Dunedin sand dune damage response expected this week

Dunedin City Council staff and engineers are considering the response to damage to sand dunes on city beaches, and expect to come up with options later this week.

Similar damage to dunes in heavy storms in 2007 resulted in more than 12,500cu m of sand being dumped and formed along the sand sausages on St Clair Beach, and another 5500cu m moved and shaped at Middle Beach.

The sand was sourced from the Otago Harbour dredge, and trucked to the beaches.

An apron of ''reno'' or steel mesh and rock mattresses was installed at Middle Beach in the weeks after that storm.

Both the sand sausages and reno mattresses were fully exposed in last week's storms.

Council infrastructure and networks general manager Ruth Stokes said yesterday staff had been working with engineers who had provided advice on options for ''a number of years''.

Engineers and staff had visited the area last week, and would return this week.

A report on options would be put together by Thursday.

''They're just looking at the shorter-term and longer-term options ... I'm sure that re-sanding will be part of the options we're considering.''

Mrs Stokes said the council recognised there was ''significant public interest'' and would hold public meetings on ''potential significant works''.

''We do appreciate there's a high degree of interest.''

The council ended a five-year public information, research, data gathering and consultation process on long-term management options for the area in 2012 and decided to continue an emergency holding pattern, with a swift response to erosion when it occurred.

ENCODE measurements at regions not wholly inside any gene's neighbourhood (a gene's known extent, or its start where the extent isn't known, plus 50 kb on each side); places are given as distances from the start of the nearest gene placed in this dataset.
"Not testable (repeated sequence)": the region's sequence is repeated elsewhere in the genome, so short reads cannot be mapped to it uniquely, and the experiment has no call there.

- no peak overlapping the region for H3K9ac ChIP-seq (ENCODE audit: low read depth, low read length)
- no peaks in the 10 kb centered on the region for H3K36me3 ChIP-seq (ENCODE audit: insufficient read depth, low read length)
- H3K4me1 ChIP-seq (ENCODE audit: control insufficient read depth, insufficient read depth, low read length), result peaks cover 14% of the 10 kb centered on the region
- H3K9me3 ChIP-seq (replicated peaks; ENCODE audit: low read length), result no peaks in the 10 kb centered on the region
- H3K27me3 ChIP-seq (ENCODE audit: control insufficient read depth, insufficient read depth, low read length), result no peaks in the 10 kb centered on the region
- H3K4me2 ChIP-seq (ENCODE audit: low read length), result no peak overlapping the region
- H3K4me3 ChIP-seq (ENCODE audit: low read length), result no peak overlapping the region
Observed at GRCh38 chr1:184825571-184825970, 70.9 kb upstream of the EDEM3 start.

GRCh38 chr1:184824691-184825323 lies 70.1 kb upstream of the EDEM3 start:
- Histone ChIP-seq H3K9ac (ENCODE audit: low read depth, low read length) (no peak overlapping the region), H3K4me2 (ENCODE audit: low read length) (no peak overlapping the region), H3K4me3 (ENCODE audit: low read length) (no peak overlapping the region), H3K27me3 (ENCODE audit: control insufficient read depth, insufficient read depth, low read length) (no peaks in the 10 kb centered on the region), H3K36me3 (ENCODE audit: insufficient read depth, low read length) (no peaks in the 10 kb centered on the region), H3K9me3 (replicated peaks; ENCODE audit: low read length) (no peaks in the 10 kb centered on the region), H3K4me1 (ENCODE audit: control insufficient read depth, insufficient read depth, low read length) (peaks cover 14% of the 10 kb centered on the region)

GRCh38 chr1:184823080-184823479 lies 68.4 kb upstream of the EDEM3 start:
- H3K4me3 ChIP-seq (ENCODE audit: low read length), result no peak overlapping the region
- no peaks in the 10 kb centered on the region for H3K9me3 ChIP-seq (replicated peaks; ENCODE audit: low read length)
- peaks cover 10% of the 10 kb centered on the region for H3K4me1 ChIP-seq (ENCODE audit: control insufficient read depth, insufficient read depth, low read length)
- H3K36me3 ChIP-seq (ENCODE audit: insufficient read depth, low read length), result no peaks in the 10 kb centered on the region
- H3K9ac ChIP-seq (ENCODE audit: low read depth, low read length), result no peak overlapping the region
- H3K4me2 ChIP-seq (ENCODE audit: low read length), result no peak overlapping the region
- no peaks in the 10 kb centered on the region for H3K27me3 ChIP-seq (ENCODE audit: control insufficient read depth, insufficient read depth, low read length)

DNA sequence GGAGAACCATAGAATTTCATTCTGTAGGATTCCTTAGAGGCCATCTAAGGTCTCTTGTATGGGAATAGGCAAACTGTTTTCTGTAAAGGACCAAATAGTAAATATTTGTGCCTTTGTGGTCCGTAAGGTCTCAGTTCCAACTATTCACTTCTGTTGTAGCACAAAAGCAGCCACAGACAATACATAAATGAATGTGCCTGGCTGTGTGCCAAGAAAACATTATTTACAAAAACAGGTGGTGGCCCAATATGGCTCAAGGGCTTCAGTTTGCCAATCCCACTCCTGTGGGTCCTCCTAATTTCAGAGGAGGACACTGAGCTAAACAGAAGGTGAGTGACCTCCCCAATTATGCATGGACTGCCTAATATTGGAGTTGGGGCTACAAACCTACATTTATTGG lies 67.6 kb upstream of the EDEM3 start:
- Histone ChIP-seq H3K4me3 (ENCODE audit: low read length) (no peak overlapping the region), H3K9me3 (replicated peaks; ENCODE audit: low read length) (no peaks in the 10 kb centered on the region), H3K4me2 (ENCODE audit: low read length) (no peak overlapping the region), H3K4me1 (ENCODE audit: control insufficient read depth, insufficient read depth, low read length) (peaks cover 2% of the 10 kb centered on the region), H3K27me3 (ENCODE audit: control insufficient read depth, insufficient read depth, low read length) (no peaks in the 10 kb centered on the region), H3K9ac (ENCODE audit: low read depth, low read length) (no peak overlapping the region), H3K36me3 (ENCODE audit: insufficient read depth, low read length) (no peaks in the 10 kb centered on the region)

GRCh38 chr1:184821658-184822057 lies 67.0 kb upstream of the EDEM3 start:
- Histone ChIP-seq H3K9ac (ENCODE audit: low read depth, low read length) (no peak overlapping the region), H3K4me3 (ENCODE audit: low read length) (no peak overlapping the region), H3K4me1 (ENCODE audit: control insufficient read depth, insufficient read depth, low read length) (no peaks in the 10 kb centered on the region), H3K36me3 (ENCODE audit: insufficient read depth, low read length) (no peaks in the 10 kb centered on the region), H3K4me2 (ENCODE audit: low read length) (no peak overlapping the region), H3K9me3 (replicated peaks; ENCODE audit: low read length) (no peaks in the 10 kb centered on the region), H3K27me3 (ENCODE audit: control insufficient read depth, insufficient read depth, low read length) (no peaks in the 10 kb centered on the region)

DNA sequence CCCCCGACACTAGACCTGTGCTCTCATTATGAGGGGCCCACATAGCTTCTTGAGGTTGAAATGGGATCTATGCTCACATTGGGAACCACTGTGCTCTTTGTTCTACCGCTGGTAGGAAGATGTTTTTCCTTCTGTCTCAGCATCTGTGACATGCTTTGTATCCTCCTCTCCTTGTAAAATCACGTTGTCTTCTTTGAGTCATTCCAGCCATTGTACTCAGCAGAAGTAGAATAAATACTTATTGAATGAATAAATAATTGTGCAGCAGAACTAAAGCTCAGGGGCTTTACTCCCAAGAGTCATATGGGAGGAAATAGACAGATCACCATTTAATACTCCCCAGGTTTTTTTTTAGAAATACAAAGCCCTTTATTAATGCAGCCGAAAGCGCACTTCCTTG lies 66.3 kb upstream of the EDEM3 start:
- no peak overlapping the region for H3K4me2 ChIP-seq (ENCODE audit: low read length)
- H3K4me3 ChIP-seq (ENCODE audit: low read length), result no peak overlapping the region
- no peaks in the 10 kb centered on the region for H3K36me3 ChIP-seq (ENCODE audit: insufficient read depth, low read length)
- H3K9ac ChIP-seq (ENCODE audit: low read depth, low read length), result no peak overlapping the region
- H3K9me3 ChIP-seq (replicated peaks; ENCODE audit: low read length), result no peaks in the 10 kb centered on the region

A ''backstop wall'' has been discussed since then, but not taken further.

• Twenty-four thousand tonnes of quartz-based sand from Ferny Hill quarry, near Mt Allan, is being railed north to replace sand washed away from Freyberg and Oriental Beaches in Wellington. The $400,000 project is expected to be completed early next month.

The first of the sand was placed last week.

Add a Comment

Our journalists are your neighbours

We are the South's eyes and ears in crucial council meetings, at court hearings, on the sidelines of sporting events and on the frontline of breaking news.

As our region faces uncharted waters in the wake of a global pandemic, Otago Daily Times continues to bring you local stories that matter.

We employ local journalists and photographers to tell your stories, as other outlets cut local coverage in favour of stories told out of Auckland, Wellington and Christchurch.

You can help us continue to bring you local news you can trust by becoming a supporter.

Become a Supporter